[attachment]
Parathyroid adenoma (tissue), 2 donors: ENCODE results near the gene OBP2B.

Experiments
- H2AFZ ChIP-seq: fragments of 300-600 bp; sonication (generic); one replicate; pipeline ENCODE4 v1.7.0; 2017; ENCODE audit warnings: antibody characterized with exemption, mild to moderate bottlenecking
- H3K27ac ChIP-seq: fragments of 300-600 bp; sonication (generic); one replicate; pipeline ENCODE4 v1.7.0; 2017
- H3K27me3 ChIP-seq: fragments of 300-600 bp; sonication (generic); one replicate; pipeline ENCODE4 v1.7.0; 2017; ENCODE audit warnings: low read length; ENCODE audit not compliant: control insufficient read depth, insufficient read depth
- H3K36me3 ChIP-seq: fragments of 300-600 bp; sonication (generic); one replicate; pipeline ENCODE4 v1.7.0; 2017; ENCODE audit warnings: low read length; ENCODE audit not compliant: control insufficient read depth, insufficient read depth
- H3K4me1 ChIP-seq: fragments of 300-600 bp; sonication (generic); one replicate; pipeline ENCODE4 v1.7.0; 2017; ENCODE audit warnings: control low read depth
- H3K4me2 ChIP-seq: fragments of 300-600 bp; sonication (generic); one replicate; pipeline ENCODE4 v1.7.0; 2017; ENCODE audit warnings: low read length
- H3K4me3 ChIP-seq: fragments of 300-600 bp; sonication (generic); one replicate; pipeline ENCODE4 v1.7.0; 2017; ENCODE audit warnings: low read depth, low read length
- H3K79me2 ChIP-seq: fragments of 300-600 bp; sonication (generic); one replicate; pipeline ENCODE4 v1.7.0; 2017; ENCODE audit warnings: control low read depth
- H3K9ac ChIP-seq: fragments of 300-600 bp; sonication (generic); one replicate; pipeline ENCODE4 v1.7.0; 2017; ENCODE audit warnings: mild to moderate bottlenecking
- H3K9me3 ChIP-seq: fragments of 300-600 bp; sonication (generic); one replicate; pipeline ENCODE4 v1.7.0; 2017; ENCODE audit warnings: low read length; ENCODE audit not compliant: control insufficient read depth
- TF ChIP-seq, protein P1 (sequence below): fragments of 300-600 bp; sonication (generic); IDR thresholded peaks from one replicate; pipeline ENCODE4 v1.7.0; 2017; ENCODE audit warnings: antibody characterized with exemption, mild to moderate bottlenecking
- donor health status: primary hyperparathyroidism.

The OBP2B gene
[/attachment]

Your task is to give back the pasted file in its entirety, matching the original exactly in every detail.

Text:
Parathyroid adenoma (tissue), 2 donors: ENCODE results near the gene OBP2B.

Experiments
- H2AFZ ChIP-seq: fragments of 300-600 bp; sonication (generic); one replicate; pipeline ENCODE4 v1.7.0; 2017; ENCODE audit warnings: antibody characterized with exemption, mild to moderate bottlenecking
- H3K27ac ChIP-seq: fragments of 300-600 bp; sonication (generic); one replicate; pipeline ENCODE4 v1.7.0; 2017
- H3K27me3 ChIP-seq: fragments of 300-600 bp; sonication (generic); one replicate; pipeline ENCODE4 v1.7.0; 2017; ENCODE audit warnings: low read length; ENCODE audit not compliant: control insufficient read depth, insufficient read depth
- H3K36me3 ChIP-seq: fragments of 300-600 bp; sonication (generic); one replicate; pipeline ENCODE4 v1.7.0; 2017; ENCODE audit warnings: low read length; ENCODE audit not compliant: control insufficient read depth, insufficient read depth
- H3K4me1 ChIP-seq: fragments of 300-600 bp; sonication (generic); one replicate; pipeline ENCODE4 v1.7.0; 2017; ENCODE audit warnings: control low read depth
- H3K4me2 ChIP-seq: fragments of 300-600 bp; sonication (generic); one replicate; pipeline ENCODE4 v1.7.0; 2017; ENCODE audit warnings: low read length
- H3K4me3 ChIP-seq: fragments of 300-600 bp; sonication (generic); one replicate; pipeline ENCODE4 v1.7.0; 2017; ENCODE audit warnings: low read depth, low read length
- H3K79me2 ChIP-seq: fragments of 300-600 bp; sonication (generic); one replicate; pipeline ENCODE4 v1.7.0; 2017; ENCODE audit warnings: control low read depth
- H3K9ac ChIP-seq: fragments of 300-600 bp; sonication (generic); one replicate; pipeline ENCODE4 v1.7.0; 2017; ENCODE audit warnings: mild to moderate bottlenecking
- H3K9me3 ChIP-seq: fragments of 300-600 bp; sonication (generic); one replicate; pipeline ENCODE4 v1.7.0; 2017; ENCODE audit warnings: low read length; ENCODE audit not compliant: control insufficient read depth
- TF ChIP-seq, protein P1 (sequence below): fragments of 300-600 bp; sonication (generic); IDR thresholded peaks from one replicate; pipeline ENCODE4 v1.7.0; 2017; ENCODE audit warnings: antibody characterized with exemption, mild to moderate bottlenecking
- donor health status: primary hyperparathyroidism.

The OBP2B gene